Puts’s opera The Hours received an extraordinary lavish production that most composers can only dream of. It featured a huge cast headlined by three top operatic stars–Renée Fleming, Joyce DiDonato, and Kelli O’Hara–plus a gargantuan chorus which frequently takes center stage. When the production was announced it seemed to come out of nowhere, but it was in the works for five years. It grew directly out of Puts’s previous collaboration with Fleming, Letters From Georgia, a five moment song cycle based on letters that the painter Georgia O’Keeffe wrote to her husband, photographer Alfred Stieglitz. After Fleming announced she was no longer focusing on standard operatic repertoire and wanted to devote her energies to singing new roles, Puts casually asked her if she’d be amenable to singing in an opera if he wrote one for her. Within weeks she suggested an opera based on The Hours, a complex narrative that interweaves stories of women in three different time periods which had been a Pulitzer Prize-winning novel as well as a successful Hollywood film. Puts, who had read the book and saw the movie and loved them both, said that he instantly “could imagine the kinds of things that you could do on the operatic stage that are not possible in a book or in a film.” Soon thereafter she mentioned the idea to Peter Gelb who was immediately excited about a work that could star three major box office draws. Curiously, these three women don’t actually sing together until the very end of the opera. Even though the entire opera is building toward that moment, Puts admitted that he didn’t compose that material until very late in the game. As he explained, “What I used to do is I would compose where I’m going before I got there, and actually that’s something I don’t do anymore. … Getting there was something I had to earn as a composer.”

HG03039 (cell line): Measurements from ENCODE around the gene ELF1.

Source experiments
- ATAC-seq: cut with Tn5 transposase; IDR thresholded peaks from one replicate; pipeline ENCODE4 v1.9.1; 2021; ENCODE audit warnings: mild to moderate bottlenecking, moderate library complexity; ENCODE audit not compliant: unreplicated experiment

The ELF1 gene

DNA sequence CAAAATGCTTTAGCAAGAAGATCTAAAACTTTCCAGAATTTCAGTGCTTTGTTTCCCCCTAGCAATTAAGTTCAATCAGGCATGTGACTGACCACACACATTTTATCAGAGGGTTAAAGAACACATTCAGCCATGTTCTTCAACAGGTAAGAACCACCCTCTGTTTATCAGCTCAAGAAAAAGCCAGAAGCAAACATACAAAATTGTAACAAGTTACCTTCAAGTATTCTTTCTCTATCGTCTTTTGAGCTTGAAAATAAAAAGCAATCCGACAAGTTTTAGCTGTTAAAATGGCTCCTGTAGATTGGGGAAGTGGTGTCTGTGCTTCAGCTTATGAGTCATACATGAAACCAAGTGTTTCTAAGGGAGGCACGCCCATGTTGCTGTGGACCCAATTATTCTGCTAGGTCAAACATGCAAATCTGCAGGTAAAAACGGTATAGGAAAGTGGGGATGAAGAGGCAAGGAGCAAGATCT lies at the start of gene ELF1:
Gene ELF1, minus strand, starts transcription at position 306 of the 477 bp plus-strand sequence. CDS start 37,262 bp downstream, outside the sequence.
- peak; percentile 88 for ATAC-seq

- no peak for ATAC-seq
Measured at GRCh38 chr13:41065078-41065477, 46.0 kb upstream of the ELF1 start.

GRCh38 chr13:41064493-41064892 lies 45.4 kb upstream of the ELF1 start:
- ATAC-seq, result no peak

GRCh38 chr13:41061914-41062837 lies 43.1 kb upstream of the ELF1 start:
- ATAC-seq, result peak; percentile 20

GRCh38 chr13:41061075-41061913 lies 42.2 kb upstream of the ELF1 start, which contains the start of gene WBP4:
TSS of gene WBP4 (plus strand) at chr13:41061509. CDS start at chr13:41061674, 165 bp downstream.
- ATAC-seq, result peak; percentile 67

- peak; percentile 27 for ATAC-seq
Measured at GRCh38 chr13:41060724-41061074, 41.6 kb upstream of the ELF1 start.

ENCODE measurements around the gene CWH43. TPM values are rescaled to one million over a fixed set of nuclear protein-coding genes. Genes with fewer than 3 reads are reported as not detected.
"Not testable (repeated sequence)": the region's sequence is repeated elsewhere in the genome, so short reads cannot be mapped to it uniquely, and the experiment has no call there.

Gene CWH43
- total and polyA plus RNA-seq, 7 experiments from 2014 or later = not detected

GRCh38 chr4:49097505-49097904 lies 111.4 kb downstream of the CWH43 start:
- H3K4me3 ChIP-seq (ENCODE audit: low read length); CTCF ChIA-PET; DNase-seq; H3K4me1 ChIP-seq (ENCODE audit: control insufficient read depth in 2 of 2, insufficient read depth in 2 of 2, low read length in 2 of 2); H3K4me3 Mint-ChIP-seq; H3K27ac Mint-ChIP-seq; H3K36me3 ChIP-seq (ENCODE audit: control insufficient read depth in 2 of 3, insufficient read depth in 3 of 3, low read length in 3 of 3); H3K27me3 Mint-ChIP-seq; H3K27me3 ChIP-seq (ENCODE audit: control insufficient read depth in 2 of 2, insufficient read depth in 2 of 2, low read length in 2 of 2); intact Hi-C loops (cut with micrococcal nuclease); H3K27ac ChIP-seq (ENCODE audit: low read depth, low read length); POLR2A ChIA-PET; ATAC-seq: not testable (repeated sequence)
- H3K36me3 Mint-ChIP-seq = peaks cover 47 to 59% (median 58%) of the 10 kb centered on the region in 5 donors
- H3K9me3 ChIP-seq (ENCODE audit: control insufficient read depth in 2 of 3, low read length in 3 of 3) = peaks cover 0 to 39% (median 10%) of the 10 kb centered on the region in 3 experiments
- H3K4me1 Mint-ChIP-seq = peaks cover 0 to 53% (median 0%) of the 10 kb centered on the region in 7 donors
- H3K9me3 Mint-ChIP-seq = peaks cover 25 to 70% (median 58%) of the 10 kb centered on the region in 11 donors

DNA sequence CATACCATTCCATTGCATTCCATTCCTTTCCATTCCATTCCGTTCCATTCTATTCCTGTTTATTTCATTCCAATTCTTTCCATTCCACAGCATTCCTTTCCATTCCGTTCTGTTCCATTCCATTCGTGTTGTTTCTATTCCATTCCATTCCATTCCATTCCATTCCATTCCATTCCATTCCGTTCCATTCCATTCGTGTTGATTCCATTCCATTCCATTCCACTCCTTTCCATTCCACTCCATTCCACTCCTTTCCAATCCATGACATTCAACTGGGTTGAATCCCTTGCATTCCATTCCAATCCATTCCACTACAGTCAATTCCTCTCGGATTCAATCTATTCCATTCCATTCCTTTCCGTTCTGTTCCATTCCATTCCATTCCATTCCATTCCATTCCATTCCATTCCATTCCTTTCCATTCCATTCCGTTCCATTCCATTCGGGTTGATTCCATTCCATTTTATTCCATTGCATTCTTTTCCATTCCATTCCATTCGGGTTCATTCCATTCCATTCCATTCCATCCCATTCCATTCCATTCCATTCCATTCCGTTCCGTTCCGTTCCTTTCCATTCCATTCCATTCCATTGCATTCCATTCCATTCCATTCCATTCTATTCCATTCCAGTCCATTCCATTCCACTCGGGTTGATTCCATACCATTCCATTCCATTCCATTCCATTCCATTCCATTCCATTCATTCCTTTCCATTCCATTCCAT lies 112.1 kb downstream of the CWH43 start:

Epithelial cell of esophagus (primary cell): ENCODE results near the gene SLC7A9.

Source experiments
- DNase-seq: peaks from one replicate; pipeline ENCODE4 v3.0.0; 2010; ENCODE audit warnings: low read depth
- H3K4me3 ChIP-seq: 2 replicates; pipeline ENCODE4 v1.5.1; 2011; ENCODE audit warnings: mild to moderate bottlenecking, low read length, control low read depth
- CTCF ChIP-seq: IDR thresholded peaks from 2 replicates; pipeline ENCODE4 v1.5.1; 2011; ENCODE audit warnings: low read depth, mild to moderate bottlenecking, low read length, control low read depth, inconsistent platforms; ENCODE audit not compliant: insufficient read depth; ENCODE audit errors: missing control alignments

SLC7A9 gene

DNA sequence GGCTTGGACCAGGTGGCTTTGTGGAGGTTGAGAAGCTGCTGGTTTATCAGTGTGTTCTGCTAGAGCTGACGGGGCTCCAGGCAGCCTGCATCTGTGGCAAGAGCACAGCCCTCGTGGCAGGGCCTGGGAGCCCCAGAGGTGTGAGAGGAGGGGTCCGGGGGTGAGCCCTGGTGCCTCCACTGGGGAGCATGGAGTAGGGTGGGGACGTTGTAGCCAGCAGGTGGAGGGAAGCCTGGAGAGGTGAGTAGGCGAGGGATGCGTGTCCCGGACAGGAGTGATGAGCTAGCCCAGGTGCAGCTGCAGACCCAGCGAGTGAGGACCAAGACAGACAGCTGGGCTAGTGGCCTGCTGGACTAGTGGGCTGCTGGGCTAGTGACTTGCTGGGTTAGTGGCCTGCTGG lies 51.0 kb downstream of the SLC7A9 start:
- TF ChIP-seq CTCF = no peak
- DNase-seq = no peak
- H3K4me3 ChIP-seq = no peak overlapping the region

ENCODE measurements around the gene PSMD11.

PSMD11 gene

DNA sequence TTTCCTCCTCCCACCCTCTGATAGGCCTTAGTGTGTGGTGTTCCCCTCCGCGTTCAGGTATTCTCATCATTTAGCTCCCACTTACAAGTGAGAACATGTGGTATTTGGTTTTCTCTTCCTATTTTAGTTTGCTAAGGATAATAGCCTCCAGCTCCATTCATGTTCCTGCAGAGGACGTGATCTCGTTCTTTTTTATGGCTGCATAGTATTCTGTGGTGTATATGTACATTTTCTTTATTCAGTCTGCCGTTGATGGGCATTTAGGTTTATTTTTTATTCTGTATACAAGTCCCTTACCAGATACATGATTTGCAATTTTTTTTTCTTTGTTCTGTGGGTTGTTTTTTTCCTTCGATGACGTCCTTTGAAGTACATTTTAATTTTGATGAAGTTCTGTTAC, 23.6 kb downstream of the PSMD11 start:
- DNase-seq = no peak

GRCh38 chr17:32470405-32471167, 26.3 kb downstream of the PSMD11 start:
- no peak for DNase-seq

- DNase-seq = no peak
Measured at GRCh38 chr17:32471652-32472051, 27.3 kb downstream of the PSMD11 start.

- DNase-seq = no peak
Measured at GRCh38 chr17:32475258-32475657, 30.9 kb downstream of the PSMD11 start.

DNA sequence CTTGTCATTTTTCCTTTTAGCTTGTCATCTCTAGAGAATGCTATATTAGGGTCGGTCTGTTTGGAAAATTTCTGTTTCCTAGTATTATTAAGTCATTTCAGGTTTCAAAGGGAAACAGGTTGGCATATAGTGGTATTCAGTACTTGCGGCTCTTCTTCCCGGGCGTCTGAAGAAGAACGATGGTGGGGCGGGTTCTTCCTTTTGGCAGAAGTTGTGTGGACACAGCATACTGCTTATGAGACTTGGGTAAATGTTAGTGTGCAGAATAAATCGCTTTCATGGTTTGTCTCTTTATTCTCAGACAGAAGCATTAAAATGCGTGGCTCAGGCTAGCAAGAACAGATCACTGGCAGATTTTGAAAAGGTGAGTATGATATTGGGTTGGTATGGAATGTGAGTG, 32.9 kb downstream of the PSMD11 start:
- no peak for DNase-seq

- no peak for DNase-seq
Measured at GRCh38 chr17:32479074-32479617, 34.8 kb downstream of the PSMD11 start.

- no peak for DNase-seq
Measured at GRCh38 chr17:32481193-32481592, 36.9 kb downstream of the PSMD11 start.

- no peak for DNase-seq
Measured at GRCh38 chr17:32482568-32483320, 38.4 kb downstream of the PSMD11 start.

Gelb was amenable to Fleming’s suggestion of commissioning Kevin Puts after listening to a recording of Puts’s first opera Silent Night, a work which also juxtaposing three different story lines involving groups of soldiers from Scotland, France, and Germany who come to a brief truce in 1914 during First World War. Based on the screenplay for the multilingual film Joyeux Noël which in turn was based on real life events, it was an ideal opportunity for Puts to demonstrate his skills in setting words in multiple languages and, since one of the German soldiers is an operatic tenor, it also gave Puts an opportunity to show off his ability to compose music that evokes the lush sound world of late Romantic operas.